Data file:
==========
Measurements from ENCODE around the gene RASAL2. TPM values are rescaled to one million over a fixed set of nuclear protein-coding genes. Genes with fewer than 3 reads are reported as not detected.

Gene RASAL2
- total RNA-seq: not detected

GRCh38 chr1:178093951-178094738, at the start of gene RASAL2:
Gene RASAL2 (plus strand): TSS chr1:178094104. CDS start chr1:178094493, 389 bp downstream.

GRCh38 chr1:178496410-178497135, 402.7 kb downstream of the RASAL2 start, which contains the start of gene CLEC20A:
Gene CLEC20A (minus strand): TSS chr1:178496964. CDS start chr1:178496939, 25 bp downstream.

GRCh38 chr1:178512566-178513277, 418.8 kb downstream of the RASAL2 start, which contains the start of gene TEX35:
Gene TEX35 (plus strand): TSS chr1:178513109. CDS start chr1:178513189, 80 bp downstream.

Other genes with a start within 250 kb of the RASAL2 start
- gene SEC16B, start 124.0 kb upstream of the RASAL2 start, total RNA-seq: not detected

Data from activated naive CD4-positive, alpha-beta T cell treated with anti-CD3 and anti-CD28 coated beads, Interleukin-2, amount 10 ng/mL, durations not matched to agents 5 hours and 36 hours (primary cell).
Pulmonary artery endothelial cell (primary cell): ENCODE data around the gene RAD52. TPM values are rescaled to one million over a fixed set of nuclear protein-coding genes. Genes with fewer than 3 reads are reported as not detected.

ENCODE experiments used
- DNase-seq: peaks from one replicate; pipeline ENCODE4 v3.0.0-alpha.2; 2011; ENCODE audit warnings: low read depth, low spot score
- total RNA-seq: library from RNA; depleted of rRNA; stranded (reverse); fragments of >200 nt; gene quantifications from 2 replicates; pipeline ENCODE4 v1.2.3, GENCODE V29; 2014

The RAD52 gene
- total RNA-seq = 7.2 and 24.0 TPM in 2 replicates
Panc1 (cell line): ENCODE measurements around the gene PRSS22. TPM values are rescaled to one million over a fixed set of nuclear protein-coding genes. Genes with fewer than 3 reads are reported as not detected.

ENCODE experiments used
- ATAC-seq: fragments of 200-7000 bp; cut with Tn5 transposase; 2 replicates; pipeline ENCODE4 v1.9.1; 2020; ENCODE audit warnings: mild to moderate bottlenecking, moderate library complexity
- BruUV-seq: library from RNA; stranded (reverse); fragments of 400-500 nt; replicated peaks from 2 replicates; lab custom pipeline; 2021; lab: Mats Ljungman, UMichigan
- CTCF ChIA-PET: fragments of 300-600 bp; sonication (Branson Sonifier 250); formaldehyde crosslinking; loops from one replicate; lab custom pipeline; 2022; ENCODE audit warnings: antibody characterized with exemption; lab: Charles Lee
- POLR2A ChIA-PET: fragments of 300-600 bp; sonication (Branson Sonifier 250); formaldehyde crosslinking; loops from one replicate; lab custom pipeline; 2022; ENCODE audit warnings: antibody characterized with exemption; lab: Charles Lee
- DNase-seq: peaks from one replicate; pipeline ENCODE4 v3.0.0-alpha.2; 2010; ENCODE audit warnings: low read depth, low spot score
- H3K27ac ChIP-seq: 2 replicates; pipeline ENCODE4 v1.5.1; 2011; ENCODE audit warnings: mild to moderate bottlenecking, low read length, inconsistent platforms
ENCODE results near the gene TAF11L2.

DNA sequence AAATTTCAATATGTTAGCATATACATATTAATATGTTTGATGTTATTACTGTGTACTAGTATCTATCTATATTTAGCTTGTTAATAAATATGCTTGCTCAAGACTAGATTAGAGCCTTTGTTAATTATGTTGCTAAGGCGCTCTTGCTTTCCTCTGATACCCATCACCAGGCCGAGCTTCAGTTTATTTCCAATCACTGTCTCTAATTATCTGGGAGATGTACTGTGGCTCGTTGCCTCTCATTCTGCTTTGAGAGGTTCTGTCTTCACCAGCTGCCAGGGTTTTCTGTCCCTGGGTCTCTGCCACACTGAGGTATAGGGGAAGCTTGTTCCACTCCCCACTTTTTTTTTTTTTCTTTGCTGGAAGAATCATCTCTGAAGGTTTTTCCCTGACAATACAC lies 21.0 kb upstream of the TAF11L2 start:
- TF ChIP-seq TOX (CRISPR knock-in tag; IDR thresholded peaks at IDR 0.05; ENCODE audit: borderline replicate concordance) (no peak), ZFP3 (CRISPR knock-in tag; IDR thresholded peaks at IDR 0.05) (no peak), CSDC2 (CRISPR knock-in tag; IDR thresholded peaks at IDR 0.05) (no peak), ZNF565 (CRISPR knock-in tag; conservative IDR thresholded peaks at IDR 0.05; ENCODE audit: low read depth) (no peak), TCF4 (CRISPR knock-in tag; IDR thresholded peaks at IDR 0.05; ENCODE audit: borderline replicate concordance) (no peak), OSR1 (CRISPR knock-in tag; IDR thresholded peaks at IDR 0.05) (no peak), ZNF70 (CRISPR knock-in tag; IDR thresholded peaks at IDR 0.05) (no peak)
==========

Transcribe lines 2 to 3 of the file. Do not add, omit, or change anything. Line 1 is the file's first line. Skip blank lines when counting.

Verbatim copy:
Gene RASAL2
- total RNA-seq: not detected